The Turn of the Screw Paperback
by Henry James
Edited by David Bromwich
A chilling ghost story, wrought with tantalising ambiguity, Henry James's The Turn of the Screw is edited with an introduction and notes by David Bromwich in Penguin Classics. In what Henry James called a 'trap for the unwary', The Turn of the Screw tells of a nameless young governess sent to a country house to take charge of two orphans, Miles and Flora.
Unsettled by a dark foreboding of menace within the house, she soon comes to believe that something malevolent is stalking the children in her care.
But is the threat to her young charges really a malign and ghostly presence or something else entirely?
The Turn of the Screw is James's great masterpiece of haunting atmosphere and unbearable tension and has influenced subsequent ghost stories and films such as The Innocents, starring Deborah Kerr, and The Others, starring Nicole Kidman.
This Penguin Classics edition contains a chronology, further reading, notes and an introduction by David Bromwich examining the dark ambiguity of James's work and the inseparability of narrative from point-of-view. Henry James (1843-1916) son of a prominent theologian, and brother to the philosopher William James, was one of the most celebrated novelists of the fin-de-siecle.
In addition to many short stories, plays, books of criticism, biography and autobiography, and much travel writing, he wrote some twenty novels.
His novella Daisy Miller (1878) established him as a literary figure on both sides of the Atlantic, and his other novels in Penguin Classics include Washington Square (1880), The Portrait of a Lady (1881), The Awkward Age (1899), The Wings of the Dove (1902), The Ambassadors (1903) and The Golden Bowl (1904). If you enjoyed The Turn of the Screw, you might like Edgar Allen Poe's The Fall of the House of Usher, also available in Penguin Classics. 'A most wonderful, lurid, poisonous little tale' Oscar Wilde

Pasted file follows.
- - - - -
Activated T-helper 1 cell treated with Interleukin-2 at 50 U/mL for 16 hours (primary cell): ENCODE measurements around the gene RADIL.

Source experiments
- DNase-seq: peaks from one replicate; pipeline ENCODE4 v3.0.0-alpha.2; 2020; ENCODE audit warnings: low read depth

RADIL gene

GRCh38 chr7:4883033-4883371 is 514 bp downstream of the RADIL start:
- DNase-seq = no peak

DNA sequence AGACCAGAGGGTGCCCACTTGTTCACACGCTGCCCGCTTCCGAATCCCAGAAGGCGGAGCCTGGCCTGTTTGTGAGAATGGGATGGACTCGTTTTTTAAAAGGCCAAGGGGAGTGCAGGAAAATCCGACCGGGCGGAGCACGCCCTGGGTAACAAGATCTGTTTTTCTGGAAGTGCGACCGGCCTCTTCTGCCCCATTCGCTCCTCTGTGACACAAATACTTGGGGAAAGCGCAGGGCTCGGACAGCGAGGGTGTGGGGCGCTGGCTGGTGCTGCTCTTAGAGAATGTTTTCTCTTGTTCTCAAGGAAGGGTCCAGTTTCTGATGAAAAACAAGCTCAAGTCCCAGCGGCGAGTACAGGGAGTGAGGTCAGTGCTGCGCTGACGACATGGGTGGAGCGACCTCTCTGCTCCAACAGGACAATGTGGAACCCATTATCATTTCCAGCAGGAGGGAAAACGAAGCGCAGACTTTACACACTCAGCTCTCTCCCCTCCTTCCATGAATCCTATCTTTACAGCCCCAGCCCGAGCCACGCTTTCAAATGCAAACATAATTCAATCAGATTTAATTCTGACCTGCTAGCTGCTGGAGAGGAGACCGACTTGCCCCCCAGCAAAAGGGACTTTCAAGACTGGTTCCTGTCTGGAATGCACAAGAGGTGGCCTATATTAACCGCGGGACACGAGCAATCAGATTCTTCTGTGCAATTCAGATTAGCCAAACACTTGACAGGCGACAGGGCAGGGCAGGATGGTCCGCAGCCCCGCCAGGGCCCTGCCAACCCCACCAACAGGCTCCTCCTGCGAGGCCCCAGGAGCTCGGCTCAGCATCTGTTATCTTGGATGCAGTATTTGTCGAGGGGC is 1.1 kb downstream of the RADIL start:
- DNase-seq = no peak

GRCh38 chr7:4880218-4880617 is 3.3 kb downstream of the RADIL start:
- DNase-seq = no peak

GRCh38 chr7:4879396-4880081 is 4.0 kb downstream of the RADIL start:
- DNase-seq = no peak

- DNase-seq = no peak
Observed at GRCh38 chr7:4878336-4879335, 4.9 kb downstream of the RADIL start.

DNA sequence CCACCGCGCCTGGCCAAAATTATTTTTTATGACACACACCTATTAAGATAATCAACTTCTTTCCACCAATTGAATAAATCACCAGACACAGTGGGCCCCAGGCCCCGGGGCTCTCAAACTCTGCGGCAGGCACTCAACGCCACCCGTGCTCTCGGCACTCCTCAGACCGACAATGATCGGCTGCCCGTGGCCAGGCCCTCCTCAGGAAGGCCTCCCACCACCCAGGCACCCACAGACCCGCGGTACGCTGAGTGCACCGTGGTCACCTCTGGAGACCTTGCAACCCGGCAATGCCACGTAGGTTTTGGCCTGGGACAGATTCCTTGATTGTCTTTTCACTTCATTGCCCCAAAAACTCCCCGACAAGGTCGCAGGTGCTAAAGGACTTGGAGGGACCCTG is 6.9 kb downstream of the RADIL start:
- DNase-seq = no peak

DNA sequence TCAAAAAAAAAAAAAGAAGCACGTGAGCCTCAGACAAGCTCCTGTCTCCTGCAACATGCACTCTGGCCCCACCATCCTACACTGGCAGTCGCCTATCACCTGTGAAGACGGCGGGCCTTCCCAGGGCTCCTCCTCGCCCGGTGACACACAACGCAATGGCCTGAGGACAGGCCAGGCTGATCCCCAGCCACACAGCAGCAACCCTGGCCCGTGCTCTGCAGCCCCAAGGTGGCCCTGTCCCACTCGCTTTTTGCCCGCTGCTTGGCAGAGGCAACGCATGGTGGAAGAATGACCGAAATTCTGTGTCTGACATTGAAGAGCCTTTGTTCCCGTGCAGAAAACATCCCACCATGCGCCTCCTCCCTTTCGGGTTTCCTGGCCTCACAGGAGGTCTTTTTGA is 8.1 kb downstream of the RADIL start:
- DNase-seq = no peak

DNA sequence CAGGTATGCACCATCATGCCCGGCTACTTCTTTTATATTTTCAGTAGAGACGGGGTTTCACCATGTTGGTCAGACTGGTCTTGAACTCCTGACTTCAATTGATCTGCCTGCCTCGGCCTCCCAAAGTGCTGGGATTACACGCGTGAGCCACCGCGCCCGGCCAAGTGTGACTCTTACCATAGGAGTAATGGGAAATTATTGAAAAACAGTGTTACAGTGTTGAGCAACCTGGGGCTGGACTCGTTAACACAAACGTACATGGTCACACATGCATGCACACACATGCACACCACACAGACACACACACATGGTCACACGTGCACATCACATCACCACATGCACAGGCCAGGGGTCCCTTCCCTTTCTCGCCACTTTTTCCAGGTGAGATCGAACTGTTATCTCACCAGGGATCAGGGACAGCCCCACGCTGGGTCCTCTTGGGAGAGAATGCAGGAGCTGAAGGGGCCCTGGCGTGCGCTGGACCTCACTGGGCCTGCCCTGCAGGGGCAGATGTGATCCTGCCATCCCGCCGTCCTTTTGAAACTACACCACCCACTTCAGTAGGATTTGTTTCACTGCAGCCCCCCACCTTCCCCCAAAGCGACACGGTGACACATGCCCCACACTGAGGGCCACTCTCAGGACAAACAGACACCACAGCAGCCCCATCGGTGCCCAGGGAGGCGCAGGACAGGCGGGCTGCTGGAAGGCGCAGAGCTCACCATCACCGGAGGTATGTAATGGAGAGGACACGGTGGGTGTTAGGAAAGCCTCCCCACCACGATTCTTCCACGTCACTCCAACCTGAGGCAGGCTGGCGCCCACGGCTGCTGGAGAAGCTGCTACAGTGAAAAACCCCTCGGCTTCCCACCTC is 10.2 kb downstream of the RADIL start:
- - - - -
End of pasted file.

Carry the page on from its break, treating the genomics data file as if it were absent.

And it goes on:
- Format: Paperback
- Pages: 176 pages
- Publisher: Penguin Books Ltd
- Publication Date: 07/07/2011
- Category: Classic fiction (pre c 1945)
- ISBN: 9780141441351
Showing 1 - 2 of 2 reviews.
Review by sturlington
The Turn of the Screw may be the first entry in the very specific sub-genre of the ambiguous ghost story, a sub-genre with includes the much better The Haunting of Hill House and The Little Stranger. Here, an unnamed governess takes on a suspicious job caring for two orphans on a remote estate. Her employer, the children's uncle, leaves specific instructions not to trouble him with any decisions, so she is basically on her own. Once the governess arrives at the house, she soon starts seeing apparitions, whom she identifies as the ghosts of the previous governess and her employer's valet, both of whom died under mysterious circumstances. She perceives that the children know of the ghosts and determines that the four of them have some sinister relationship.The governess's account is suspect for many reasons. For one, she describes her charges as beautiful, perfect, angelic creatures, praises which they clearly don't deserve; in fact, they are hardly characters in their own right, and seem merely to exist for the governess to lavish unwarranted praise upon. Clearly, she is subject to emotional excesses, as she has accepted this ludicrous position and developed a bizarre crush on her employer with absolutely no prompting. Finally, no one seems to see these "ghosts" but her, and the reader has no proof that the children are aware of them other than her say-so.Henry James would rather not write a simple, straightforward sentence if he could compose one that twists and turns and wanders off to nowhere instead -- or perhaps this is yet another example of the governess/narrator's instability. It's a short book, though, so the overwrought writing style is bearable. The ending, however, comes across as melodramatic to a 21st-century reader. Still, The Turn of the Screw is worth reading for its part in developing this unique sub-genre, which marries the haunting of houses and the haunting of minds.
Review by Annannean
It was better than I thought it'd be.